Tough Times Require Tough Leadership
Events are out of our control. Tornados. Tsunamis. Earthquakes. Nuclear meltdowns. The economy. We are vulnerable. It makes us anxious about the future.
In today’s increasingly complex world, even rock-solid workers are likely to have times when their lives are affected by crisis. At some point, you probably will be faced with an employee's family, financial, legal or health crisis. The skill and humanness exhibited by you, the leader, will be important in the final outcome. Balancing your interest in employees without getting too deeply into their lives requires good judgment and tact. It’s important to care about employees. People who are cared for in turn show caring to others. They work more efficiently and are more congenial. Effective leaders have empathy - the ability to understand and respond to others, to see the world from someone else’s perspective, to step into their shoes.
Perhaps you believe that work and personal life should be separate. You may have been told to keep a healthy distance from employees. Be careful - because the work environment has changed. Work is more than a job and a paycheck. It is a place where people spend 30, 40, 50, 60 or more hours together a week. Good leaders know more about their employees than just the work they do. And employees expect some compassion from bosses and co-workers. They need personal validation. Being impersonal signals disinterest and a lack of caring, and is as risky as being overly involved.
In his book, Primal Leadership, Daniel Goleman describes empathy as the key to retaining talent. Although a positive relationship with a boss is not enough to produce worker productivity, it can significantly contribute to it. And the absence of sensitivity can lead an employee out the door. At the same time, you need to strike the right note in your interpersonal relations with your staff. It is important to be approachable and friendly, yet fair and firm.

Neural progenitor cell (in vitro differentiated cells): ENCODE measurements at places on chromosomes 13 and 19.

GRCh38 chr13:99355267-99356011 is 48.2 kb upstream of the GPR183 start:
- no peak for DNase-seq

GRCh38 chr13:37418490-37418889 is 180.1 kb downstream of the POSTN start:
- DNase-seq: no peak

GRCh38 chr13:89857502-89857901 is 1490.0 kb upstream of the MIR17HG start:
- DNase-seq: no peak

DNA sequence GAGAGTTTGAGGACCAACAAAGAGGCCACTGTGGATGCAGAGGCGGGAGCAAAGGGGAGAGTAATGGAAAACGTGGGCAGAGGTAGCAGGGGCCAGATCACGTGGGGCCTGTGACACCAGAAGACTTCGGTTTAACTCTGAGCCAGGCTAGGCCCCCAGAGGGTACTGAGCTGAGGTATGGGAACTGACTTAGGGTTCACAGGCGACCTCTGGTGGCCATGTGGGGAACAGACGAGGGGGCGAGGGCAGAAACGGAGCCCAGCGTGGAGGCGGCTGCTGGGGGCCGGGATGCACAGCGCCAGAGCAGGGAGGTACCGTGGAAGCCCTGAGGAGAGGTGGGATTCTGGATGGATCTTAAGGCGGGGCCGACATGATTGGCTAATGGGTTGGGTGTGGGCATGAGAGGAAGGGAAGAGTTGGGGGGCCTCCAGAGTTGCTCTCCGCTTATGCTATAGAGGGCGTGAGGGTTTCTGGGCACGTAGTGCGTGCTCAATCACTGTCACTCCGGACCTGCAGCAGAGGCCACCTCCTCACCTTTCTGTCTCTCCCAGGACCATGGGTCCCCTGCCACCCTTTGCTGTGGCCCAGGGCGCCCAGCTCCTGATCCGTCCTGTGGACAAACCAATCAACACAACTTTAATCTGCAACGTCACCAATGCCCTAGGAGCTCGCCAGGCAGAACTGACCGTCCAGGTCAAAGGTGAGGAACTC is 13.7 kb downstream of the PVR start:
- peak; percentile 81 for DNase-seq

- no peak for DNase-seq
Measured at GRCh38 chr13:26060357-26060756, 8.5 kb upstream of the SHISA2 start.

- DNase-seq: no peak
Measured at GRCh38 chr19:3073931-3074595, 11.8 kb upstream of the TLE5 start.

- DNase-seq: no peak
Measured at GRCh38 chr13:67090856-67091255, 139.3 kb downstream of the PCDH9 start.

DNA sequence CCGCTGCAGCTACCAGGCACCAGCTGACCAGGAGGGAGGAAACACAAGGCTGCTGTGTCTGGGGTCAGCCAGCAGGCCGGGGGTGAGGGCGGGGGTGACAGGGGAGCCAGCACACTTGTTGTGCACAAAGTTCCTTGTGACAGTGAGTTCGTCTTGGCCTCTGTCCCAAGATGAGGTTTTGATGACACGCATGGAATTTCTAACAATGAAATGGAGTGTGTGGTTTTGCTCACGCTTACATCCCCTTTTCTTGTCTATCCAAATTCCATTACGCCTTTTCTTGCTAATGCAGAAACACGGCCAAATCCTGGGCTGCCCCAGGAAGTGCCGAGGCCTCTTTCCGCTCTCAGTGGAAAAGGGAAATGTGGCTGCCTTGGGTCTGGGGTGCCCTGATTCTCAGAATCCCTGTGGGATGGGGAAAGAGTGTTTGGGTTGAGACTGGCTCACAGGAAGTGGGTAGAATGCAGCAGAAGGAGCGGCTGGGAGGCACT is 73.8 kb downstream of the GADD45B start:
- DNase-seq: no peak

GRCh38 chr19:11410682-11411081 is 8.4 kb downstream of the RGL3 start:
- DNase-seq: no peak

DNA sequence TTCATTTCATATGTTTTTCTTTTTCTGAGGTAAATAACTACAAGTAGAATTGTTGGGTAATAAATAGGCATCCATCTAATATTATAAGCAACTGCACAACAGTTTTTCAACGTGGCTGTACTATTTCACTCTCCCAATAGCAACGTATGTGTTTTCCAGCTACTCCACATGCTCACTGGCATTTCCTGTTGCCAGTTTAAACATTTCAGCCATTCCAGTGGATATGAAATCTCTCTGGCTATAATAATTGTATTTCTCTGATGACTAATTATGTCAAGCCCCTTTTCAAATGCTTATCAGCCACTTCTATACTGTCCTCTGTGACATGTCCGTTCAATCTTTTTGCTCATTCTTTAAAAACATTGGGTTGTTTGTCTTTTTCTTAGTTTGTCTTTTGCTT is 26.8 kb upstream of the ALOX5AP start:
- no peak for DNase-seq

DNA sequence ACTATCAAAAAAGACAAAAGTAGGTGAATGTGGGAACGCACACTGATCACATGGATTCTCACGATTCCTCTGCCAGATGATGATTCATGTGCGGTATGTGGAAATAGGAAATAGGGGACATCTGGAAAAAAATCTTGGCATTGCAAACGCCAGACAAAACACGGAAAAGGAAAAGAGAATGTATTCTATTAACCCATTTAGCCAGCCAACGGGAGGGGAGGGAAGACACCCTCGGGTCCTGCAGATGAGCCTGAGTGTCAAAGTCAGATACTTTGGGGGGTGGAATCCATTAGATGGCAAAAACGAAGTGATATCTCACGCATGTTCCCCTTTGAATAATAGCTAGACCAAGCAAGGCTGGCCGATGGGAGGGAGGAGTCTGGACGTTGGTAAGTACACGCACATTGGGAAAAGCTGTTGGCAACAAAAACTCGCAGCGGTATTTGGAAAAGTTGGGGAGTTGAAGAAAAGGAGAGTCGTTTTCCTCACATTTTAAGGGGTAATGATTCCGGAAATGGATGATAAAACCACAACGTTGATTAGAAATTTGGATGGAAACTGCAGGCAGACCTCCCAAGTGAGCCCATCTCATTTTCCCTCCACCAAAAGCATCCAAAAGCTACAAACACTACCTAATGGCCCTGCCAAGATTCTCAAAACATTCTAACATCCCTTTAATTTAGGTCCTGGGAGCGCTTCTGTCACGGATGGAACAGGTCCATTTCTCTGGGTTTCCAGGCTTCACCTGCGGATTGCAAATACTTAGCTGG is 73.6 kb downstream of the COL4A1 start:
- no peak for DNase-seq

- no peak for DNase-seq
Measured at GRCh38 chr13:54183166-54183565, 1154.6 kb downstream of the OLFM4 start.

It may be that you are worried about saying the “wrong thing,” such as:
Those statements minimize a person’s pain and convey a lack of interest on your part. The impact is negative and potentially damaging to your relationship.
So how should you handle the situation?
1. Be Understanding
2. Ask Employees How They Are Doing
3. Pay Attention
4. Be Objective
5. Meet With The Employee
Be curious about how your team is feeling. Morning huddles are excellent times to get a quick pulse on the mood and mindset of your team. Of course, keep quiet about personal problems employees bring to you. It’s important to respect confidentiality. Some subjects are not matters of public discussion in the workplace.
Dr. Haller provides training for leadership effectiveness, interpersonal communication, conflict management, and team building. If you would like to learn more contact her at firstname.lastname@example.org
Interested in having Dr. Haller speak to your dental society or study club? Click here.
McKenzie Newsletter Information:
To unsubscribe: To discontinue receiving the Sally McKenzie eManagment newsletter,
click on the link at the very bottom of this page for instant removal,
To report technical problems with this newsletter or to request technical help,
please send a descriptive email to: email@example.com
To request services, products or general inquires about The McKenzie Company activities
please send a descriptive email to: firstname.lastname@example.org
If you would like to have any of your dental practice concerns answered personally by Sally McKenzie,
please send a descriptive email to her at: email@example.com
Copyrights 1980-Present The McKenzie Company - All Rights Reserved.